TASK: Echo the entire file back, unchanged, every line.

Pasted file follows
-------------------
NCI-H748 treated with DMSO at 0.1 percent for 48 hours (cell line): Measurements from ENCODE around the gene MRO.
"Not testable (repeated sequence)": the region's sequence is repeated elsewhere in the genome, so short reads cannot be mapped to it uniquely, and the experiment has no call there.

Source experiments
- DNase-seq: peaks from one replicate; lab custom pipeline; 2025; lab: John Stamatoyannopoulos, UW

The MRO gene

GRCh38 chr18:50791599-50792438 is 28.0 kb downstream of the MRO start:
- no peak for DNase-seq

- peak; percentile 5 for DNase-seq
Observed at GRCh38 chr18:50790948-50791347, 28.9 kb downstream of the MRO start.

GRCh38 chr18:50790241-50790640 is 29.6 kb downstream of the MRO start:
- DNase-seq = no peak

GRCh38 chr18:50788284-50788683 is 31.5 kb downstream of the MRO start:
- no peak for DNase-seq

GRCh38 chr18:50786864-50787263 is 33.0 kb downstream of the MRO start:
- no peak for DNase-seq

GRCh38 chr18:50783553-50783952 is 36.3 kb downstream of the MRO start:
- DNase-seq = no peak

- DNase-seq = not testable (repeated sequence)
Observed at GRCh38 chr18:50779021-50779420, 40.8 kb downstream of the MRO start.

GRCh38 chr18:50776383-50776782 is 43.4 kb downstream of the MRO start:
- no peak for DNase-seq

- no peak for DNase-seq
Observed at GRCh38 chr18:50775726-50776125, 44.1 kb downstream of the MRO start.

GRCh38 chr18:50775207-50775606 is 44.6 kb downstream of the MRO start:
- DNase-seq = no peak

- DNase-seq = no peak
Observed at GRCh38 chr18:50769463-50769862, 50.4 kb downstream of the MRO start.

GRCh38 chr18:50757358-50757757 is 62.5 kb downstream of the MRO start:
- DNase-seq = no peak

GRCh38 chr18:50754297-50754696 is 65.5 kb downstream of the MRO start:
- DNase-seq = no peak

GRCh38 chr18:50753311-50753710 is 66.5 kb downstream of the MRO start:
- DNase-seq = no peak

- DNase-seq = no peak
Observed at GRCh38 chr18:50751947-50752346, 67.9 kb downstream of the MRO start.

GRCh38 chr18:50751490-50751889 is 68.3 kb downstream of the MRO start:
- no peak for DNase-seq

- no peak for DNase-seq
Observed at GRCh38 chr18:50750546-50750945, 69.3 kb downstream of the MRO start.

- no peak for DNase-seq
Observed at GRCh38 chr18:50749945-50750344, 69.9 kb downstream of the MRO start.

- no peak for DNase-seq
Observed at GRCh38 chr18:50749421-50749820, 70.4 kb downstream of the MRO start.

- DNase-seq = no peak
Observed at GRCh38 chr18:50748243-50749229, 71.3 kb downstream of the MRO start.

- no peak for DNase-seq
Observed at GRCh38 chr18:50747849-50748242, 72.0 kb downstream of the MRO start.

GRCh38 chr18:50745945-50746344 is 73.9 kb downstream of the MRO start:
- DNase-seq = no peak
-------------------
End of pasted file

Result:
NCI-H748 treated with DMSO at 0.1 percent for 48 hours (cell line): Measurements from ENCODE around the gene MRO.
"Not testable (repeated sequence)": the region's sequence is repeated elsewhere in the genome, so short reads cannot be mapped to it uniquely, and the experiment has no call there.

Source experiments
- DNase-seq: peaks from one replicate; lab custom pipeline; 2025; lab: John Stamatoyannopoulos, UW

The MRO gene

GRCh38 chr18:50791599-50792438 is 28.0 kb downstream of the MRO start:
- no peak for DNase-seq

- peak; percentile 5 for DNase-seq
Observed at GRCh38 chr18:50790948-50791347, 28.9 kb downstream of the MRO start.

GRCh38 chr18:50790241-50790640 is 29.6 kb downstream of the MRO start:
- DNase-seq = no peak

GRCh38 chr18:50788284-50788683 is 31.5 kb downstream of the MRO start:
- no peak for DNase-seq

GRCh38 chr18:50786864-50787263 is 33.0 kb downstream of the MRO start:
- no peak for DNase-seq

GRCh38 chr18:50783553-50783952 is 36.3 kb downstream of the MRO start:
- DNase-seq = no peak

- DNase-seq = not testable (repeated sequence)
Observed at GRCh38 chr18:50779021-50779420, 40.8 kb downstream of the MRO start.

GRCh38 chr18:50776383-50776782 is 43.4 kb downstream of the MRO start:
- no peak for DNase-seq

- no peak for DNase-seq
Observed at GRCh38 chr18:50775726-50776125, 44.1 kb downstream of the MRO start.

GRCh38 chr18:50775207-50775606 is 44.6 kb downstream of the MRO start:
- DNase-seq = no peak

- DNase-seq = no peak
Observed at GRCh38 chr18:50769463-50769862, 50.4 kb downstream of the MRO start.

GRCh38 chr18:50757358-50757757 is 62.5 kb downstream of the MRO start:
- DNase-seq = no peak

GRCh38 chr18:50754297-50754696 is 65.5 kb downstream of the MRO start:
- DNase-seq = no peak

GRCh38 chr18:50753311-50753710 is 66.5 kb downstream of the MRO start:
- DNase-seq = no peak

- DNase-seq = no peak
Observed at GRCh38 chr18:50751947-50752346, 67.9 kb downstream of the MRO start.

GRCh38 chr18:50751490-50751889 is 68.3 kb downstream of the MRO start:
- no peak for DNase-seq

- no peak for DNase-seq
Observed at GRCh38 chr18:50750546-50750945, 69.3 kb downstream of the MRO start.

- no peak for DNase-seq
Observed at GRCh38 chr18:50749945-50750344, 69.9 kb downstream of the MRO start.

- no peak for DNase-seq
Observed at GRCh38 chr18:50749421-50749820, 70.4 kb downstream of the MRO start.

- DNase-seq = no peak
Observed at GRCh38 chr18:50748243-50749229, 71.3 kb downstream of the MRO start.

- no peak for DNase-seq
Observed at GRCh38 chr18:50747849-50748242, 72.0 kb downstream of the MRO start.

GRCh38 chr18:50745945-50746344 is 73.9 kb downstream of the MRO start:
- DNase-seq = no peak